A Guide To Small Business Association

People mistakenly believe that big business is the engine of the economy. However, small businesses have also created over 65% of net new jobs over the past two decades and are known as the backbone of any country's economy.

The Small Business Administration defines a small business as any business with 500 or fewer employees. Over 28 million small businesses, 22 million are self-employed. These companies represent 50% of total companies and employ 120 million people: jobs in the private sector and not in agriculture.

Many small business associations ri consist of a partnership between government, private companies, educational institutions, professionals and other local non-profit organizations.

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The main objective of the associations is to help existing companies to develop locally, to develop in new markets and to remain competitive in an increasingly complex and evolving global market. Plus, they work with entrepreneurs and startups to help them realize the dream of owning a business.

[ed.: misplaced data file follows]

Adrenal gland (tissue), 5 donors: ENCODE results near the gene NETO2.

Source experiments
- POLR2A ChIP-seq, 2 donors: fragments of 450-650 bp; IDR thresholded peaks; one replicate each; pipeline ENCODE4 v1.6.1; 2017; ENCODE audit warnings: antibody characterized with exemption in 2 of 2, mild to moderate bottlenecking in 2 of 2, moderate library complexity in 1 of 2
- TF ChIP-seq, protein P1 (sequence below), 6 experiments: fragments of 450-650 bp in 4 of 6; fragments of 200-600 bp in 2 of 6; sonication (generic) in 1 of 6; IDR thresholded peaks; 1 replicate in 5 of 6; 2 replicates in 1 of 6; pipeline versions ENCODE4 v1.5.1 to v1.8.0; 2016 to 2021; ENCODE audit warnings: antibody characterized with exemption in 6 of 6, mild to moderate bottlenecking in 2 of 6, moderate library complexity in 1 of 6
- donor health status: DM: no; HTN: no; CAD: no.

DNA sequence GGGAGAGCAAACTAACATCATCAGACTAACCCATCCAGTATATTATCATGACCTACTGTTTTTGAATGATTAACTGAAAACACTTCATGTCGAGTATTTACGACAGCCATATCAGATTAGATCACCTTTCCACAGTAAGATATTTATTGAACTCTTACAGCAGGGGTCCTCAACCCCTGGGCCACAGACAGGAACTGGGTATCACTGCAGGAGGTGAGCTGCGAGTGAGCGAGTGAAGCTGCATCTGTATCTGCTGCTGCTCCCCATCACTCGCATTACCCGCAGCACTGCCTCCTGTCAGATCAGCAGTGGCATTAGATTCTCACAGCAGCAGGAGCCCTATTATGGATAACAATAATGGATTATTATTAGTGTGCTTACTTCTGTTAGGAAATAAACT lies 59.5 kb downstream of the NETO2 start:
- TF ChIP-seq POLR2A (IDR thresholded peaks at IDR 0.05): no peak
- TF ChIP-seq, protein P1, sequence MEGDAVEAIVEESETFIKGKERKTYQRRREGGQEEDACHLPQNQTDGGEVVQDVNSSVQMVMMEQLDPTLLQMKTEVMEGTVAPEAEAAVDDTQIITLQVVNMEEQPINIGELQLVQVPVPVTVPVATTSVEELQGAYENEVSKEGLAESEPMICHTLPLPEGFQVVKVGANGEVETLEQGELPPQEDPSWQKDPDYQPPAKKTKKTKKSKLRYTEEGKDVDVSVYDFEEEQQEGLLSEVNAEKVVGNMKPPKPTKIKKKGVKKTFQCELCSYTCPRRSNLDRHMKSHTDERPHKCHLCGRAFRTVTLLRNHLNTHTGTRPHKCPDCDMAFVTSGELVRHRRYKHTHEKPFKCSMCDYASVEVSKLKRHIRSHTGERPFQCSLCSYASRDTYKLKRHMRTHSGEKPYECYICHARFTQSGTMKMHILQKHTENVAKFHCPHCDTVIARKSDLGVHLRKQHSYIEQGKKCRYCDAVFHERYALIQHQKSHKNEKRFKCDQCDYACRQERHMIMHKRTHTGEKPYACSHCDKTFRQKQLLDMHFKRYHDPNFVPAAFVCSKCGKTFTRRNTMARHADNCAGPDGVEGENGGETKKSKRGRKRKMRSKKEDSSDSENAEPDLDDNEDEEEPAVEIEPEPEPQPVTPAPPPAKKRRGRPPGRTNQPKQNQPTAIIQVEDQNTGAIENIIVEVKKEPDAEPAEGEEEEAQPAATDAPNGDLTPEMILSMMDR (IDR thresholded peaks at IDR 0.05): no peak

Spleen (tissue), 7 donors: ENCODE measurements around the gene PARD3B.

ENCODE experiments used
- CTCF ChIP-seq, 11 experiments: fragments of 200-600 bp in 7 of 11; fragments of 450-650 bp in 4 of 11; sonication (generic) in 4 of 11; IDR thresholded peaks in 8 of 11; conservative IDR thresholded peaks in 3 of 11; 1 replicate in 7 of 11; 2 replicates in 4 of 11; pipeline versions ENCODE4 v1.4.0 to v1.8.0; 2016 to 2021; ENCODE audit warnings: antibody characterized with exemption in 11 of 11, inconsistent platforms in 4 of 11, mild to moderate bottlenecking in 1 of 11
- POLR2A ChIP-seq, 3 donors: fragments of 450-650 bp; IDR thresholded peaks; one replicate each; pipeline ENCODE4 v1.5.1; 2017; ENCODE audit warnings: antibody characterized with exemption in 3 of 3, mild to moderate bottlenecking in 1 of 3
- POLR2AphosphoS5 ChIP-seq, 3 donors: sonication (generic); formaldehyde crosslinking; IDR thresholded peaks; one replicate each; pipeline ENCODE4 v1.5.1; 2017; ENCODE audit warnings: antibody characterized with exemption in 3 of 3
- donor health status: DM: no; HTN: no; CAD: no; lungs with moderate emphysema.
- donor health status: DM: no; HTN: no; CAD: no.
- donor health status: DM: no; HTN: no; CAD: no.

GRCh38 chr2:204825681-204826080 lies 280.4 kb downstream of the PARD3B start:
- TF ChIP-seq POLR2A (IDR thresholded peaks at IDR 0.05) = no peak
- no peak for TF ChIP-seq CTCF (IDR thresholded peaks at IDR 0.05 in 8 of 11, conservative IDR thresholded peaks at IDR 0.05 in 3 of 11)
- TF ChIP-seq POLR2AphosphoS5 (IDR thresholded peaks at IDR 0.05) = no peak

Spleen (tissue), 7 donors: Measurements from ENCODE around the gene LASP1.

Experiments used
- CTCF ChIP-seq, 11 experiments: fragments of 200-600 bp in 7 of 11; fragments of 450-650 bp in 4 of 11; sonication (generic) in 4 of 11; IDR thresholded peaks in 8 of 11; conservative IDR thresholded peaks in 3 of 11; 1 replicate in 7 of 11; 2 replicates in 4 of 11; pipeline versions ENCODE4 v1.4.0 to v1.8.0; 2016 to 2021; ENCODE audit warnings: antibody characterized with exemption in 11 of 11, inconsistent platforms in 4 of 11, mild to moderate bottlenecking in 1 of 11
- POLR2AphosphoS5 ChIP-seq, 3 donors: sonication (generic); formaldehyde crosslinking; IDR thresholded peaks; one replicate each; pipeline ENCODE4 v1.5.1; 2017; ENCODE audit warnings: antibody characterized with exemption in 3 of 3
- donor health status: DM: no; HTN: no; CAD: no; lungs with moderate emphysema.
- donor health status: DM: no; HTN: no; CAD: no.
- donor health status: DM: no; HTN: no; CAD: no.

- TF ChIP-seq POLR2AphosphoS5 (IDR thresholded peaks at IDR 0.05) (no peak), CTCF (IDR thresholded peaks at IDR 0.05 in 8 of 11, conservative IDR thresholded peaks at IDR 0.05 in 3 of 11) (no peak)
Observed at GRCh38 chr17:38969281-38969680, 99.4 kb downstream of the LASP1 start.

Small business associations advocate for small businesses, helping them to grow, remain viable and remain competitive, especially in an environment that increasingly favors large businesses.

Many business owners may wonder why they should join a business organization, especially a local chamber of commerce or other groups. There are a variety of reasons why you should consider forming sites to form a local business coalition, as these organizations can provide you with a variety of unique opportunities and resources to support your efforts to grow your business.